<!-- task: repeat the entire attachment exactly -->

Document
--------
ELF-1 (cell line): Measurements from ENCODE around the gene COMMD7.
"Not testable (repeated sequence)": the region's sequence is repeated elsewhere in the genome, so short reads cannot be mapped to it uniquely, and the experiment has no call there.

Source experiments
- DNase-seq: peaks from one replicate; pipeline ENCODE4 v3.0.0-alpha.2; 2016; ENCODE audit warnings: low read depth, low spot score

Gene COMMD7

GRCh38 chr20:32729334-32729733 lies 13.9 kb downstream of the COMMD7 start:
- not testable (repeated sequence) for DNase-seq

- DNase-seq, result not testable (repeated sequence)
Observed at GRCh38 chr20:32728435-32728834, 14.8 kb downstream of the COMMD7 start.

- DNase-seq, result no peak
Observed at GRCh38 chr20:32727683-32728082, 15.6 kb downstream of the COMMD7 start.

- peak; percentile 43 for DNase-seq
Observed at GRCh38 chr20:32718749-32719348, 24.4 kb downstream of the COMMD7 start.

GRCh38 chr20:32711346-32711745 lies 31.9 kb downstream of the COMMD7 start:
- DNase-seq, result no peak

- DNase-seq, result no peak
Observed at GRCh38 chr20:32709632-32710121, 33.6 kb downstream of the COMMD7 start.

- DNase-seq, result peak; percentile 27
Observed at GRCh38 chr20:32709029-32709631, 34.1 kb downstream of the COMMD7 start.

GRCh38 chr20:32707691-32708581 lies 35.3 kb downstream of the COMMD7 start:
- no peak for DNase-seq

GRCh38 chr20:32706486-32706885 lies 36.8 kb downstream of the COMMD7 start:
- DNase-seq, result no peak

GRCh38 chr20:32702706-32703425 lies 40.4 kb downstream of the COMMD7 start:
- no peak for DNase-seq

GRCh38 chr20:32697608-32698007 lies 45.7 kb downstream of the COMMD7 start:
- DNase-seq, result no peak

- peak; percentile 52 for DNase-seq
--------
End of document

ELF-1 (cell line): Measurements from ENCODE around the gene COMMD7.
"Not testable (repeated sequence)": the region's sequence is repeated elsewhere in the genome, so short reads cannot be mapped to it uniquely, and the experiment has no call there.

Source experiments
- DNase-seq: peaks from one replicate; pipeline ENCODE4 v3.0.0-alpha.2; 2016; ENCODE audit warnings: low read depth, low spot score

Gene COMMD7

GRCh38 chr20:32729334-32729733 lies 13.9 kb downstream of the COMMD7 start:
- not testable (repeated sequence) for DNase-seq

- DNase-seq, result not testable (repeated sequence)
Observed at GRCh38 chr20:32728435-32728834, 14.8 kb downstream of the COMMD7 start.

- DNase-seq, result no peak
Observed at GRCh38 chr20:32727683-32728082, 15.6 kb downstream of the COMMD7 start.

- peak; percentile 43 for DNase-seq
Observed at GRCh38 chr20:32718749-32719348, 24.4 kb downstream of the COMMD7 start.

GRCh38 chr20:32711346-32711745 lies 31.9 kb downstream of the COMMD7 start:
- DNase-seq, result no peak

- DNase-seq, result no peak
Observed at GRCh38 chr20:32709632-32710121, 33.6 kb downstream of the COMMD7 start.

- DNase-seq, result peak; percentile 27
Observed at GRCh38 chr20:32709029-32709631, 34.1 kb downstream of the COMMD7 start.

GRCh38 chr20:32707691-32708581 lies 35.3 kb downstream of the COMMD7 start:
- no peak for DNase-seq

GRCh38 chr20:32706486-32706885 lies 36.8 kb downstream of the COMMD7 start:
- DNase-seq, result no peak

GRCh38 chr20:32702706-32703425 lies 40.4 kb downstream of the COMMD7 start:
- no peak for DNase-seq

GRCh38 chr20:32697608-32698007 lies 45.7 kb downstream of the COMMD7 start:
- DNase-seq, result no peak

- peak; percentile 52 for DNase-seq